Kiowa Tribe of Oklahoma v. Manufacturing Technologies, Inc.

PETITIONER: Kiowa Tribe of Oklahoma
RESPONDENT: Manufacturing Technologies, Inc.
LOCATION: The White House

DOCKET NO.: 96-1037
DECIDED BY: Rehnquist Court (1986-2005)
LOWER COURT: Supreme Court of Oklahoma

CITATION: 523 US 751 (1998)
ARGUED: Jan 12, 1998
DECIDED: May 26, 1998

Edward C. DuMont - Argued the cause for the United States, as amicus curiae, by special leave of court, supporting the petitioner
John E. Patterson, Jr. - Argued the cause for the respondent
R. Brown Wallace - Argued the cause for the petitioner

Facts of the case

The U.S. holds in trust the Oklahoma land that the federally recognized Kiowa Tribe owns. In 1990, the then-Chairman of the Tribe's Business Committee signed a promissory note in the Tribe's name in order to purchase stock from Manufacturing Technologies, Inc. The note states that it was signed on tribal lands and provides that nothing in it subjects or limits the Tribe's sovereign rights. After the Tribe defaulted, Manufacturing Technologies sued the Tribe in state court, claiming that the note was executed and delivered beyond tribal lands. The Tribe moved to dismiss for lack of jurisdiction. Denying the motion, the trial court entered judgment for Manufacturing Technologies. In affirming, the Oklahoma Court of Civil Appeals held that Indian tribes are subject to suit in state court for breaches of contract involving off-reservation commercial conduct.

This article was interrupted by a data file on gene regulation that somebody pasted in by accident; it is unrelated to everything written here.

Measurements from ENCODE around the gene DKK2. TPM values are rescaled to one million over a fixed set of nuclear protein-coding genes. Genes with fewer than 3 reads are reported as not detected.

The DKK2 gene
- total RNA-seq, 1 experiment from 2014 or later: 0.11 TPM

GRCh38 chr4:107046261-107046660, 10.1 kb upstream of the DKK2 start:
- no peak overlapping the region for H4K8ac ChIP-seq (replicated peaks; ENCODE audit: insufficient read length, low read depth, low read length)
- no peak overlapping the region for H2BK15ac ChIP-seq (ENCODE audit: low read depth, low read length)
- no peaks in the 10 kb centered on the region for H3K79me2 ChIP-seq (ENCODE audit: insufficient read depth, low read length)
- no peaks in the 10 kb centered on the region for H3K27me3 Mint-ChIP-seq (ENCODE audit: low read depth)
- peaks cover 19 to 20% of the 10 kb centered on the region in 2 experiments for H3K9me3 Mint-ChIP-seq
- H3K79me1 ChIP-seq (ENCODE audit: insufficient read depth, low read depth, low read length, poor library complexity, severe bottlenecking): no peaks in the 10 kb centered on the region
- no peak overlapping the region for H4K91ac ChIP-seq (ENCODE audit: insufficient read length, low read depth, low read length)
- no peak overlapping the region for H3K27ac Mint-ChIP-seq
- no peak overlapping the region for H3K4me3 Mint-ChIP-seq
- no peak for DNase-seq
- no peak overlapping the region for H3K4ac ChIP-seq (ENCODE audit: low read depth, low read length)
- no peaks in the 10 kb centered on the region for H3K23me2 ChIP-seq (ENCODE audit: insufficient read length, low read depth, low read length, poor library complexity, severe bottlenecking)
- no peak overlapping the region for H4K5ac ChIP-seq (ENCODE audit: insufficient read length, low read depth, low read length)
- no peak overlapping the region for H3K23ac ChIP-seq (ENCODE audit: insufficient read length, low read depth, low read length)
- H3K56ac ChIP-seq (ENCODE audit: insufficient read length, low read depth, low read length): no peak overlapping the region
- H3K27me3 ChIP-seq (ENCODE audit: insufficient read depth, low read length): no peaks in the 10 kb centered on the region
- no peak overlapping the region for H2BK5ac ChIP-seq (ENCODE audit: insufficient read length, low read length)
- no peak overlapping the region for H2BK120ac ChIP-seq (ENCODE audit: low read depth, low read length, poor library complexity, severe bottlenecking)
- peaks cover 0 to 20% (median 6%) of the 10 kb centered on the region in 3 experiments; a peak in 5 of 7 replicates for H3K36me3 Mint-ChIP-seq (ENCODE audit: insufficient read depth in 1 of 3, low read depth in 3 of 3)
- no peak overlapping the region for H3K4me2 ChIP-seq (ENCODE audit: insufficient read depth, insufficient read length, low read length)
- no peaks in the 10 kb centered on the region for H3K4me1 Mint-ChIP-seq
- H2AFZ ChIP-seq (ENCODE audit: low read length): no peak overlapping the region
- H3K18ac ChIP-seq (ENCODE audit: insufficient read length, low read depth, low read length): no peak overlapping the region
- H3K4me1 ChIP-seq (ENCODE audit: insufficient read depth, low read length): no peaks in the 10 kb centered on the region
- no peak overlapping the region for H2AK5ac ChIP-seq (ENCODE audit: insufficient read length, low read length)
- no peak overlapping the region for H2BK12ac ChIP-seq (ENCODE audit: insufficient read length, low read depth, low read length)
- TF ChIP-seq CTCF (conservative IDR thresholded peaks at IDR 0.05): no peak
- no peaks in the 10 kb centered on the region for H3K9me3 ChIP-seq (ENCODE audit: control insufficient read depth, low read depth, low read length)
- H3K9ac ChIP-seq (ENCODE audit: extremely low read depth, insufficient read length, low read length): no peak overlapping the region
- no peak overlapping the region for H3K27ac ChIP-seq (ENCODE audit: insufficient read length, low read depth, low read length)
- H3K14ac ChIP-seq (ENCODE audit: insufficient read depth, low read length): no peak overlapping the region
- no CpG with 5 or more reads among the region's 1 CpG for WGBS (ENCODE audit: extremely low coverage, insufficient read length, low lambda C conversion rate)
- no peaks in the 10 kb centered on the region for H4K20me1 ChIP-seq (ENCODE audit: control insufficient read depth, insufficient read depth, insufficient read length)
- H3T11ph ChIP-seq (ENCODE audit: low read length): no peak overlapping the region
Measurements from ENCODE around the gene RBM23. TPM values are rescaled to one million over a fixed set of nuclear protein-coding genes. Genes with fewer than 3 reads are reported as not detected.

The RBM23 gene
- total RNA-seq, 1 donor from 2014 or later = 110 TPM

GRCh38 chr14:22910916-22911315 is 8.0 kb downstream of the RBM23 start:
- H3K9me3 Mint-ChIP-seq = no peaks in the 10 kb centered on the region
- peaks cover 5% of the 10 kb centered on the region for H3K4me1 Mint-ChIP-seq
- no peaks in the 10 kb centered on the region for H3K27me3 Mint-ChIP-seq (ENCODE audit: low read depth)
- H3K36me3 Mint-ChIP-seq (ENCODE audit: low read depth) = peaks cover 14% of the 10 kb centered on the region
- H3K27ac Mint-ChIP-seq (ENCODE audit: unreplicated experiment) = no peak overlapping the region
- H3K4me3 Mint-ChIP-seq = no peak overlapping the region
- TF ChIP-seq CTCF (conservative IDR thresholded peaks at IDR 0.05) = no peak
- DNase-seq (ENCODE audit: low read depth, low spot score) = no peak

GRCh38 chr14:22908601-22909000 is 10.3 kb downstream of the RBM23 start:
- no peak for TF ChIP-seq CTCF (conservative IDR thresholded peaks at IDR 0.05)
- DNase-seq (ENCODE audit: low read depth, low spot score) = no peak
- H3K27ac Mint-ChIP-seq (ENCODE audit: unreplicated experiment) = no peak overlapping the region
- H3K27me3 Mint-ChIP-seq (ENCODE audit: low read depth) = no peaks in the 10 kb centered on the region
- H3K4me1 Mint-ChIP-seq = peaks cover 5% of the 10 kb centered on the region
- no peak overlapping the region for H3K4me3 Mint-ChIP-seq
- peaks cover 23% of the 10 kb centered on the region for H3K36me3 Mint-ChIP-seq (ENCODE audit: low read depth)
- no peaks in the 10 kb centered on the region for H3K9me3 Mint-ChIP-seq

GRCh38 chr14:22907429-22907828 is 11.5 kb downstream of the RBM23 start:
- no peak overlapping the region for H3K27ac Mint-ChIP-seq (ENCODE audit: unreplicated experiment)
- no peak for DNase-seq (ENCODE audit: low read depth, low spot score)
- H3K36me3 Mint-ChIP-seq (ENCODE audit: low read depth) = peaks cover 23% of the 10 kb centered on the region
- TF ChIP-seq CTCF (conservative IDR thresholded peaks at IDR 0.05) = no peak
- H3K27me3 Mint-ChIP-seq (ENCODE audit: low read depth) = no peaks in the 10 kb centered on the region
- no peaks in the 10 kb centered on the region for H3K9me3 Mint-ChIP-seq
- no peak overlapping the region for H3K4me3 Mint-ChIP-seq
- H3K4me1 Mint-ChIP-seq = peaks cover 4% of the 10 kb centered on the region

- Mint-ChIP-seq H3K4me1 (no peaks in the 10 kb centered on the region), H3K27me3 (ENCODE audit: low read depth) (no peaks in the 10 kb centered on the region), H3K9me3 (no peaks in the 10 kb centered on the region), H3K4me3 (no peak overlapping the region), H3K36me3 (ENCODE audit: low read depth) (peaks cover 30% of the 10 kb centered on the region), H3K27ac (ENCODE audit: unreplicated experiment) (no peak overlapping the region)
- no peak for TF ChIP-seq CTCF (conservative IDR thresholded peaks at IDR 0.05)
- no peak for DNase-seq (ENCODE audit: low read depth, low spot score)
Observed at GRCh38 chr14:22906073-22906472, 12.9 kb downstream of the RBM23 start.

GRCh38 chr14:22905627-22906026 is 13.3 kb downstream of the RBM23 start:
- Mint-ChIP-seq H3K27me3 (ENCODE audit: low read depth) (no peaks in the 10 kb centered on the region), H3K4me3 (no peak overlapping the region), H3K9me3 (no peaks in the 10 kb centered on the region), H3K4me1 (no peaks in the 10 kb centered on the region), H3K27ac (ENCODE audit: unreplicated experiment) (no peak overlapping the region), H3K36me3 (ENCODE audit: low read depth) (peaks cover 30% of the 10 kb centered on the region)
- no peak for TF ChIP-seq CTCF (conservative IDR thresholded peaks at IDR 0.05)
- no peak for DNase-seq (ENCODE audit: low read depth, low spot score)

May Indian tribes be sued in state courts for breaches of contract involving off-reservation commercial conduct?

Media for Kiowa Tribe of Oklahoma v. Manufacturing Technologies, Inc.

Audio Transcription for Oral Argument - January 12, 1998 in Kiowa Tribe of Oklahoma v. Manufacturing Technologies, Inc.

William H. Rehnquist:

We'll hear argument now in Number 96-1037, the Kiowa Tribe of Oklahoma v. Manufacturing Technologies, Inc.--

Mr. Wallace.

R. Brown Wallace:

Mr. Chief Justice, and may it please the Court:

Oklahoma State courts have entered a money judgment against the Kiowa Tribe of Oklahoma.

They have entered that judgment notwithstanding the fact that neither the tribe nor Congress have weighed the tribe's inherent immunity to suit, and despite the fact that in the very note sued upon, the parties agreed that nothing in that note would subject or limit the sovereign rights of the Kiowa Tribe.

This is one of a series of judgments that has been entered against the Kiowa Tribe that arises out of the same transaction, same series of transactions.

The enforcement of these judgments has resulted in a seizure of the tribal tax revenues, an enjoining of the tribe from enforcing tribal law on tribal land, a garnishment of the tribal bank accounts, even accounts containing federally appropriated funds, and generally a draining of the tribal treasury to the point of crippling the tribe's ability to maintain its governmental functions.

William H. Rehnquist:

Well, are those issues that you mentioned just now, are they necessarily involved in this case?

R. Brown Wallace:

They are involved in the case, in this case to the extent that they show the true impact of the judgment and some of the policy reasons why Congress has not elected to waive the sovereign immunity of tribes.

William H. Rehnquist:

It is quite possible, it seems to me, that a State court might have jurisdiction to enter a judgment but perhaps not have the jurisdiction to do some of the things which you describe as having happened in this case.